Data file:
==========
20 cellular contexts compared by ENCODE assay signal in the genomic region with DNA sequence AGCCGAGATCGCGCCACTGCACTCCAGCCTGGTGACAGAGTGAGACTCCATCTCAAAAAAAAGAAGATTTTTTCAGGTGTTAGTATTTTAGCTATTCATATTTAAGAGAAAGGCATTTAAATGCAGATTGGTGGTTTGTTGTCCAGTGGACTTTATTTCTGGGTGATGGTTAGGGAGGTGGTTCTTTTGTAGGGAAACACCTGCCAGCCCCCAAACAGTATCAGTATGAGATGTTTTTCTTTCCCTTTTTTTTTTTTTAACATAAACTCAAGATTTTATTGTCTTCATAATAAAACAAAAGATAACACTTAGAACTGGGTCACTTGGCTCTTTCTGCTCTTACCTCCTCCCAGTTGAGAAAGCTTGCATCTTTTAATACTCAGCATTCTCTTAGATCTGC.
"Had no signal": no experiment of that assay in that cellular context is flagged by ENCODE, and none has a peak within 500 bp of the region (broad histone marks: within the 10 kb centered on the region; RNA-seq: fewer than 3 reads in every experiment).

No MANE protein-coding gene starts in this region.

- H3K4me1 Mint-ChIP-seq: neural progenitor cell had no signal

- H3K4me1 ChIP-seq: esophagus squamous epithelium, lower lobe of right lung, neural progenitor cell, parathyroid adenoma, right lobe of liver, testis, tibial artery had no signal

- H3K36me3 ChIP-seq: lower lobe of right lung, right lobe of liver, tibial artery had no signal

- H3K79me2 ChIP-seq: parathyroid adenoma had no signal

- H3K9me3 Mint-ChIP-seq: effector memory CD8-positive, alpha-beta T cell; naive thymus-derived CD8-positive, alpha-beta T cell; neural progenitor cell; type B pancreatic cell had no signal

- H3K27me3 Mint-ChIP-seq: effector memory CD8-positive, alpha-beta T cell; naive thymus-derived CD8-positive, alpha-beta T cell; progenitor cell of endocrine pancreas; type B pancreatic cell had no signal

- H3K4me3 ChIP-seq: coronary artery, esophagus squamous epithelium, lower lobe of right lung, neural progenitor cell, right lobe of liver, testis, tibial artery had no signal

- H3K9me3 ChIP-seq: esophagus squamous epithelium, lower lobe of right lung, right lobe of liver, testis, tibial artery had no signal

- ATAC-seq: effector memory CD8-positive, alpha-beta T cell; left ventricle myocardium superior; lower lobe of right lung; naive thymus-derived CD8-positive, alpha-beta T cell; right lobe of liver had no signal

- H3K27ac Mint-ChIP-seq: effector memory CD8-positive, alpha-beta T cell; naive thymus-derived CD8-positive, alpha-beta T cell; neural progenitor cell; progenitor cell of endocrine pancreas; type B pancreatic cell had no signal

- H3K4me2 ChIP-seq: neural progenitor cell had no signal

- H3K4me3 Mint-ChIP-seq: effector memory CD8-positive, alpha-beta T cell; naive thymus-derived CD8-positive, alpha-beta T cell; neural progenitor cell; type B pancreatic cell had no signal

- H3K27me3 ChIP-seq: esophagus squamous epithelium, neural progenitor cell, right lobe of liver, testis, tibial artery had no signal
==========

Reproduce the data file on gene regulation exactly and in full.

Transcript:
20 cellular contexts compared by ENCODE assay signal in the genomic region with DNA sequence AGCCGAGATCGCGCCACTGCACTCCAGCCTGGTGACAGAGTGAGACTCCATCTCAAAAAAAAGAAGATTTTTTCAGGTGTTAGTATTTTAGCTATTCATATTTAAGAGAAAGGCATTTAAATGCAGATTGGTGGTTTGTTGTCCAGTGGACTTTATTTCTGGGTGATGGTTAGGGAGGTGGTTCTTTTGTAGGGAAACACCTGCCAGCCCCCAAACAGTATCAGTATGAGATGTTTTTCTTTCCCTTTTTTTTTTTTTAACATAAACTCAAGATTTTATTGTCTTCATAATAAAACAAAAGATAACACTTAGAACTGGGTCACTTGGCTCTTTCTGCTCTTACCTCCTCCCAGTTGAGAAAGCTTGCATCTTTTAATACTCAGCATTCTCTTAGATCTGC.
"Had no signal": no experiment of that assay in that cellular context is flagged by ENCODE, and none has a peak within 500 bp of the region (broad histone marks: within the 10 kb centered on the region; RNA-seq: fewer than 3 reads in every experiment).

No MANE protein-coding gene starts in this region.

- H3K4me1 Mint-ChIP-seq: neural progenitor cell had no signal

- H3K4me1 ChIP-seq: esophagus squamous epithelium, lower lobe of right lung, neural progenitor cell, parathyroid adenoma, right lobe of liver, testis, tibial artery had no signal

- H3K36me3 ChIP-seq: lower lobe of right lung, right lobe of liver, tibial artery had no signal

- H3K79me2 ChIP-seq: parathyroid adenoma had no signal

- H3K9me3 Mint-ChIP-seq: effector memory CD8-positive, alpha-beta T cell; naive thymus-derived CD8-positive, alpha-beta T cell; neural progenitor cell; type B pancreatic cell had no signal

- H3K27me3 Mint-ChIP-seq: effector memory CD8-positive, alpha-beta T cell; naive thymus-derived CD8-positive, alpha-beta T cell; progenitor cell of endocrine pancreas; type B pancreatic cell had no signal

- H3K4me3 ChIP-seq: coronary artery, esophagus squamous epithelium, lower lobe of right lung, neural progenitor cell, right lobe of liver, testis, tibial artery had no signal

- H3K9me3 ChIP-seq: esophagus squamous epithelium, lower lobe of right lung, right lobe of liver, testis, tibial artery had no signal

- ATAC-seq: effector memory CD8-positive, alpha-beta T cell; left ventricle myocardium superior; lower lobe of right lung; naive thymus-derived CD8-positive, alpha-beta T cell; right lobe of liver had no signal

- H3K27ac Mint-ChIP-seq: effector memory CD8-positive, alpha-beta T cell; naive thymus-derived CD8-positive, alpha-beta T cell; neural progenitor cell; progenitor cell of endocrine pancreas; type B pancreatic cell had no signal

- H3K4me2 ChIP-seq: neural progenitor cell had no signal

- H3K4me3 Mint-ChIP-seq: effector memory CD8-positive, alpha-beta T cell; naive thymus-derived CD8-positive, alpha-beta T cell; neural progenitor cell; type B pancreatic cell had no signal

- H3K27me3 ChIP-seq: esophagus squamous epithelium, neural progenitor cell, right lobe of liver, testis, tibial artery had no signal